I think we have learned time and time again how powerful and unpredictable the environment is. Merely trying to play with it, even try to artificially affect it may prove, as Larson points out, a futile effort. But it may be the only option in terms of combating an erosion issue that is only precipitating out of control. Further, in Larson’s article, another fundamental point stands out, distressingly:
“The predicted incremental range for sea-level rise in the county by 2100 is between five inches per decade, roughly 3 feet, and 1.2 feet per decade, nearly 10 feet. These estimates do not include storm surges’ frosting on the disaster-cake. In 80 years, hollowed-out cliff bases, beach-stripping backwash, and a 10-foot-high inundation of saltwater would all combine to damage, perhaps ruin, our present-day coastline.”
So with this, we might ask ourselves, is it relevant to even try to halt this climate change disaster from occurring? Would we better off continuing our global efforts to combat climate change as a whole? I don’t think so. I’m sure I stand in unison with most of the North county beachgoers and surfers, that we must find a way to curtail the erosion disaster on our coasts.
Finally, Larson brings up another pivoital concept, especially in regards to my beloved Tippers:
“Madelaine Cavalieri, statewide planning manager and sea-level-rise team member at the Coastal Commission, tells me by phone of three coastal protection strategies: engineered barriers, to replenish the beach or build seawalls; accommodation, to raise structures; and managed retreat, to remove them. I ask her to summarize the nub of coastal erosion. “How do we manage the coastline,” she says, “in a way that continues to afford Californians and visitors access to the beach? Some coasts have very narrow beaches, dense residential development, on high cliffs; we know that when we put up seawalls and the sea-level rises, those beaches disappear. We have time,” she continues, “a number more decades to do it right. We also are at risk of not doing it right. Maybe protection and accommodation” of coastal property “will work for a certain period of time.” But, “options for relocation” are in the works.”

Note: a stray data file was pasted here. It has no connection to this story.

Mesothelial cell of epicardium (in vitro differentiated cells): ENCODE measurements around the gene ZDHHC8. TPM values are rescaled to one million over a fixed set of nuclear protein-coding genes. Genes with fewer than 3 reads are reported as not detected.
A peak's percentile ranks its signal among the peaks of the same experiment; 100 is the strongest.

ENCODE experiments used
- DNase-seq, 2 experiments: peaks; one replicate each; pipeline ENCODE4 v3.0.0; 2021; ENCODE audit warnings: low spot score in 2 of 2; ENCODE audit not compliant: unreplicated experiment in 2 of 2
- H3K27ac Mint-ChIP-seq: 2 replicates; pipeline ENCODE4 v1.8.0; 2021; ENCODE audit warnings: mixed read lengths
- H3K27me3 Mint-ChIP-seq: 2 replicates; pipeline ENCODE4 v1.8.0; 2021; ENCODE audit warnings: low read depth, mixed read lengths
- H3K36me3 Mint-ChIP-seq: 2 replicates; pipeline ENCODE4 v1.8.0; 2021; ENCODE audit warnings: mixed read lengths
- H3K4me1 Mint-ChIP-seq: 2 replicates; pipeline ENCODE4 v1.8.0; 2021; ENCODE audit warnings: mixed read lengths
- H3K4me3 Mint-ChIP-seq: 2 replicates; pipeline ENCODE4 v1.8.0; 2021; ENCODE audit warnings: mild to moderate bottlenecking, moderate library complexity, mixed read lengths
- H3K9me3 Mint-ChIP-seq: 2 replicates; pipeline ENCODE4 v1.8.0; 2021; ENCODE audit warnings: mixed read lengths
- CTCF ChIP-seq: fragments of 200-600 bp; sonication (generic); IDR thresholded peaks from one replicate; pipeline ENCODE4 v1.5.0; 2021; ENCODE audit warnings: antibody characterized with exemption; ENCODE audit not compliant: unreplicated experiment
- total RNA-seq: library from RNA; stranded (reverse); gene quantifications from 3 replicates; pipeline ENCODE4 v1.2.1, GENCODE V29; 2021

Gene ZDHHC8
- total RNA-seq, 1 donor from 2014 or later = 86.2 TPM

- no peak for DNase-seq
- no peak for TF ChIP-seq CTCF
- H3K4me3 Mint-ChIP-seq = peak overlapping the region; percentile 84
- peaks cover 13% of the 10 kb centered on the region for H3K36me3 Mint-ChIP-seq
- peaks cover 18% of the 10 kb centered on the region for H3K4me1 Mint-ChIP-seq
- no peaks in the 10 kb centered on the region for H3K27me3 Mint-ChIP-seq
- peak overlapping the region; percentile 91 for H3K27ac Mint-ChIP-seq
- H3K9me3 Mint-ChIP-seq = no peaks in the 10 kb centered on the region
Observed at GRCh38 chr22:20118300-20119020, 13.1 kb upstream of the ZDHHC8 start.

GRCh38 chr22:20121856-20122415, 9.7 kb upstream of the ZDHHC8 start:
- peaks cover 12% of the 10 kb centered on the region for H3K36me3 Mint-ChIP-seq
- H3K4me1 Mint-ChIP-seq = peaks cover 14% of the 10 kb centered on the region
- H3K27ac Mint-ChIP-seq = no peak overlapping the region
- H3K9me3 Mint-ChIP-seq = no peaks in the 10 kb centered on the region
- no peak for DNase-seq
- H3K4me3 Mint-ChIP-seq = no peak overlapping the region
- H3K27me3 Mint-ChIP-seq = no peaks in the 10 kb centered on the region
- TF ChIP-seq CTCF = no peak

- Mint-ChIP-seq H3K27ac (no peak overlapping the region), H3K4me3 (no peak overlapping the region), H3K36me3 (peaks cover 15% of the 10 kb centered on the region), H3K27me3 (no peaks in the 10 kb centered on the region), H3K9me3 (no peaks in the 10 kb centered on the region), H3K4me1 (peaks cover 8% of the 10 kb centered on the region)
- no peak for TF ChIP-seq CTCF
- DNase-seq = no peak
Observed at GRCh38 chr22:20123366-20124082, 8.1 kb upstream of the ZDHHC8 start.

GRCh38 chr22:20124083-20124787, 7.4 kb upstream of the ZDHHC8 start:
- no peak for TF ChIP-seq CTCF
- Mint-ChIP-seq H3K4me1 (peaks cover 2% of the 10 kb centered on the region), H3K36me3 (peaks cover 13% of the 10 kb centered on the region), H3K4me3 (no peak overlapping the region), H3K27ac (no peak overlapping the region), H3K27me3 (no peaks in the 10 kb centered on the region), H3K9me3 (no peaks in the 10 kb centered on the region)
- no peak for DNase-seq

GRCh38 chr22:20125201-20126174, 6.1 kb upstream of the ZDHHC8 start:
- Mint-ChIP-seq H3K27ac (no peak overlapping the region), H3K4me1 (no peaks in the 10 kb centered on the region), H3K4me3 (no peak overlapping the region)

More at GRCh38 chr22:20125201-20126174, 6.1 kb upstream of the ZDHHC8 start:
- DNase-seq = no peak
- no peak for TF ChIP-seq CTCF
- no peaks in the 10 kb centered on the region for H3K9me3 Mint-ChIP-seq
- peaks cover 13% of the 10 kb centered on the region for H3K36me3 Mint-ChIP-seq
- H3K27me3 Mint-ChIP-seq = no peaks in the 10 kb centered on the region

Cryptic, but honest. Perhaps Tippers, like numerous other breaks are simply on a timeline with mother nature and our climate’s inexorable past. While we can slow down the effects of C02 emission, we cannot stop it from happening. I know it may take a long time for the effects of the coastline erosion to take away my cherished surf break, but it will happen. And should I choose to start a family, will they have the chance to surf Tippers? God willing.
So engineered barriers or sand replenishment? I say do both, where appropriate. Maybe sand replenishment works for Cardiff and maybe sea walls for Oceanside. Of course, I say that with only scarce knowledge I have tried to absorb. This is not, in any way, a proclamation. Only an idea. I’ll be the first to say: we need to get creative with our strategies to combat the destruction of the very things we cherish.
So the morning sesssion on another picturesque, sunny Wednesday, brings chest high to shoulder high sets. As I paddle out back to the lineup, and I smile joyously at some of my surf mates, and I look toward the cliff, in which I see the brillant landscape of the Cardiff mystique in the distance, the affluent homes at the top of the hill, and the palm trees in the distance, I think: I don’t ever want this to change.
Larson, Thomas. “Will sand save San Diego North County’s bluffs?” San Diego Reader, 13 January 2021, https://www.sandiegoreader.com/news/2021/jan/13/cover-can-sand-save-san-diego-north-countys-bluffs/. Accessed February 9, 2021.